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The money's on the LNP but they'll need to mend the infighting first

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With an election only months away, Opposition Leader Deb Frecklington wants any infighting kept behind closed doors as latest figures reveal the party has gained better financial backing than the ALP.

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After a recent poll in tabloid The Courier-Mail showed Frecklington struggling to take the fight to Premier Annastacia Palaszczuk, the newspaper reported “leaked” Liberal National Party polling showing the organisation was well aware of the issue.

Amid speculation of an imminent leadership challenge, Frecklington declared she would “not be bullied by backroom boys”. On Monday, the LNP partyroom rallied behind Frecklington, criticising the organisation in the process, with some calling on party president David Hutchinson to resign.

Electoral Commission of Queensland disclosures show the LNP, which no longer benefits from Palmer’s largesse and has previously sold some of its real estate holdings, has been raking in more donations than Labor. That is despite having its fundraising activities curtailed by social-distancing measures and a government ban on developer donations.

Since January 1, and including the lead-up to two state by-elections, $1,426,870 has been recorded going to the LNP, including $50,000 from businessman John Hull, $30,000 from party stalwart Ian McCauley and $30,000 from Mark Reppel.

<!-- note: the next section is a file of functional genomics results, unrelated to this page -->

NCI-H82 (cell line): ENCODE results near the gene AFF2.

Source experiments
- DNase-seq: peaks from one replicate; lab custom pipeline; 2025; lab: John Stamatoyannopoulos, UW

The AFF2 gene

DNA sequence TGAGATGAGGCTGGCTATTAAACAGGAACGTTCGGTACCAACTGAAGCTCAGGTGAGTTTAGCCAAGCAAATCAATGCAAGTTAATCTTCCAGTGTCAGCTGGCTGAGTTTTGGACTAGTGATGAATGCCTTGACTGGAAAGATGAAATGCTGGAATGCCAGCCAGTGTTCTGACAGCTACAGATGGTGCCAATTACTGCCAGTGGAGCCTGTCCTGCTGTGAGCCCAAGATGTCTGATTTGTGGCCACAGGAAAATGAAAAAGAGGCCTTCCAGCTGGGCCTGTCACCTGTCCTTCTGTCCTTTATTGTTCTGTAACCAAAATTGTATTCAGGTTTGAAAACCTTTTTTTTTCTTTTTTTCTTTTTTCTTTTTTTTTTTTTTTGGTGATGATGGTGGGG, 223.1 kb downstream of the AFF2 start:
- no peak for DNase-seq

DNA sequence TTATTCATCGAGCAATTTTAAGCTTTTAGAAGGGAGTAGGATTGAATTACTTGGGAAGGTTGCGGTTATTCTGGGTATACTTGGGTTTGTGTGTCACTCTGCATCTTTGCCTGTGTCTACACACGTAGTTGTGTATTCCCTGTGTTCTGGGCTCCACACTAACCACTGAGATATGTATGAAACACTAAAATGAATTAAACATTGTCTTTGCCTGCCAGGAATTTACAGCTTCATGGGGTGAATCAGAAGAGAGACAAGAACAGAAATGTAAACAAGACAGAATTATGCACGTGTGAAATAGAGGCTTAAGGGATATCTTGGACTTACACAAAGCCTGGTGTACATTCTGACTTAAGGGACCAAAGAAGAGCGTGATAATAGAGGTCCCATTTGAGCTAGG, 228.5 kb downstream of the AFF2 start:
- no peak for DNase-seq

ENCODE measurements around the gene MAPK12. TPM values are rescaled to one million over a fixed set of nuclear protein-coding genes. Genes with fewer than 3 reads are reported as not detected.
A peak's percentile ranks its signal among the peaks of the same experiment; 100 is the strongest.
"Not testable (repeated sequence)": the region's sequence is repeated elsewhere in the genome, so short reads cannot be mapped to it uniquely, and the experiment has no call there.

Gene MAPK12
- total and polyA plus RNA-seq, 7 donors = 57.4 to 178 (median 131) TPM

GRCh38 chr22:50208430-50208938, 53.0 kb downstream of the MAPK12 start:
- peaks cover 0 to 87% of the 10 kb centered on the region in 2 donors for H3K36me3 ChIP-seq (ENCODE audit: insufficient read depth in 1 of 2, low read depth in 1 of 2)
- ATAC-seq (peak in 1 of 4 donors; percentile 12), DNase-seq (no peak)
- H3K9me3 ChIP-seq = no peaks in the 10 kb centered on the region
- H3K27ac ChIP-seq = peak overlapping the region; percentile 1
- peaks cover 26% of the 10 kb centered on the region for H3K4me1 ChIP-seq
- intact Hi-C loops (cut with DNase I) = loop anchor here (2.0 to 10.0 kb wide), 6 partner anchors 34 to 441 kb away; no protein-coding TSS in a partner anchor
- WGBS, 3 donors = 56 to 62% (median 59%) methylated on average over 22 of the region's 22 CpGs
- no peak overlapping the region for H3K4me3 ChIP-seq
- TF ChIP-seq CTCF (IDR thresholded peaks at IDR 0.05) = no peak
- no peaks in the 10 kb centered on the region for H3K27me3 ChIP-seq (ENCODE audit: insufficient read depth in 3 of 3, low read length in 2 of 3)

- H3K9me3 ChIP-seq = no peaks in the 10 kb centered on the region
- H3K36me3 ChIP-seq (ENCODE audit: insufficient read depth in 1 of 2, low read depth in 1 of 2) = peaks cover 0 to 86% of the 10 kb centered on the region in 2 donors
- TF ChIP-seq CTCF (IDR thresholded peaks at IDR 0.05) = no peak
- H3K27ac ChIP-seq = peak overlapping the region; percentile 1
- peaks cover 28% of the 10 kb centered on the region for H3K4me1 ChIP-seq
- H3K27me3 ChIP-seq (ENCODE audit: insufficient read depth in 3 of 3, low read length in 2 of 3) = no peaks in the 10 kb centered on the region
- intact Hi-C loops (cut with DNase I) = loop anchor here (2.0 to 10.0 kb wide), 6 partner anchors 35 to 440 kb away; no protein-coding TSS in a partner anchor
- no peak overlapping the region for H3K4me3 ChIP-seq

Less than five months out from the election, Frecklington was today forced to tell reporters at parliament she was focused on question time and grilling the Premier.

“These internal party matters are exactly where they should be – behind closed doors,” Frecklington said, refusing to be drawn on whether she could work with Hutchinson in future.

Hutchinson is paid by a company linked to former LNP life member and rival party leader Clive Palmer, who has singled out Frecklington for criticism during the saga.

The polls indicate the LNP could still win the election but only if the mooted support aligns with the seats it needs to gain.

Labor, meanwhile, has remained reliant on unions for financial support, with the largest single donations among the $765,993 recorded during the period coming from the CEPU ($50,000) and the United Workers Union ($40,000 and $36,805).

It remains to be seen whether a mooted public service pay freeze prompts unions to reconsider their support. Legislation to enforce the freeze has yet to be put before parliament, however another bill proposes a cap on election spending that would allow parties to spend up to $92,000 for every endorsed candidate – or a maximum of about $8.55 million if they contest every electorate.

Parliament will debate whether the electoral expenditure restrictions should be retrospective. The Government has proposed a start date of March 30 this year.

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